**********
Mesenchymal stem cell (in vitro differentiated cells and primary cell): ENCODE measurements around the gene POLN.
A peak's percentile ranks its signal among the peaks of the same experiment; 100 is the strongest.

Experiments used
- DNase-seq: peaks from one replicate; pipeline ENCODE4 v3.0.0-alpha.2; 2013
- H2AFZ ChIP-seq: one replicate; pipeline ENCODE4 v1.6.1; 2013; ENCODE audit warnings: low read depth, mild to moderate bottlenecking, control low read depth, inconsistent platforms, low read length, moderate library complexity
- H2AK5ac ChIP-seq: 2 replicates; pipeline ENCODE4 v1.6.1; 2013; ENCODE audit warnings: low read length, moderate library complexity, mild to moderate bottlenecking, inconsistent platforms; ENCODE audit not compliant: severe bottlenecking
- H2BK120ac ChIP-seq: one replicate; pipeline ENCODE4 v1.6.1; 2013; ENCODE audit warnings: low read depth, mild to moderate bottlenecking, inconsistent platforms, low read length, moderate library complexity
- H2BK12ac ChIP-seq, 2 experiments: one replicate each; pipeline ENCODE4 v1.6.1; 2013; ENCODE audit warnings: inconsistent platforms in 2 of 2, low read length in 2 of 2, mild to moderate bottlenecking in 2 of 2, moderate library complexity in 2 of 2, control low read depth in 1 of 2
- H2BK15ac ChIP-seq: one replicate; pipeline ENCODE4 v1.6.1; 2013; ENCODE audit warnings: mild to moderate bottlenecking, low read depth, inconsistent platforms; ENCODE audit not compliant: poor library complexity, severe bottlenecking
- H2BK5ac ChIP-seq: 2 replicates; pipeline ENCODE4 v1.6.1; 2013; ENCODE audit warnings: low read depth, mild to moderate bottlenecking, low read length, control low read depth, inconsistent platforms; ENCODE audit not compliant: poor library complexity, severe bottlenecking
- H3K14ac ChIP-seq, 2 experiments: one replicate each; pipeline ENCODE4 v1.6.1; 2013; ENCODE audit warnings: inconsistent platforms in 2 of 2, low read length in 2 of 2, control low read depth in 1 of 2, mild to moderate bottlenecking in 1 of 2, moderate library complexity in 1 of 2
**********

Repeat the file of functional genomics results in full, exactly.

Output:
Mesenchymal stem cell (in vitro differentiated cells and primary cell): ENCODE measurements around the gene POLN.
A peak's percentile ranks its signal among the peaks of the same experiment; 100 is the strongest.

Experiments used
- DNase-seq: peaks from one replicate; pipeline ENCODE4 v3.0.0-alpha.2; 2013
- H2AFZ ChIP-seq: one replicate; pipeline ENCODE4 v1.6.1; 2013; ENCODE audit warnings: low read depth, mild to moderate bottlenecking, control low read depth, inconsistent platforms, low read length, moderate library complexity
- H2AK5ac ChIP-seq: 2 replicates; pipeline ENCODE4 v1.6.1; 2013; ENCODE audit warnings: low read length, moderate library complexity, mild to moderate bottlenecking, inconsistent platforms; ENCODE audit not compliant: severe bottlenecking
- H2BK120ac ChIP-seq: one replicate; pipeline ENCODE4 v1.6.1; 2013; ENCODE audit warnings: low read depth, mild to moderate bottlenecking, inconsistent platforms, low read length, moderate library complexity
- H2BK12ac ChIP-seq, 2 experiments: one replicate each; pipeline ENCODE4 v1.6.1; 2013; ENCODE audit warnings: inconsistent platforms in 2 of 2, low read length in 2 of 2, mild to moderate bottlenecking in 2 of 2, moderate library complexity in 2 of 2, control low read depth in 1 of 2
- H2BK15ac ChIP-seq: one replicate; pipeline ENCODE4 v1.6.1; 2013; ENCODE audit warnings: mild to moderate bottlenecking, low read depth, inconsistent platforms; ENCODE audit not compliant: poor library complexity, severe bottlenecking
- H2BK5ac ChIP-seq: 2 replicates; pipeline ENCODE4 v1.6.1; 2013; ENCODE audit warnings: low read depth, mild to moderate bottlenecking, low read length, control low read depth, inconsistent platforms; ENCODE audit not compliant: poor library complexity, severe bottlenecking
- H3K14ac ChIP-seq, 2 experiments: one replicate each; pipeline ENCODE4 v1.6.1; 2013; ENCODE audit warnings: inconsistent platforms in 2 of 2, low read length in 2 of 2, control low read depth in 1 of 2, mild to moderate bottlenecking in 1 of 2, moderate library complexity in 1 of 2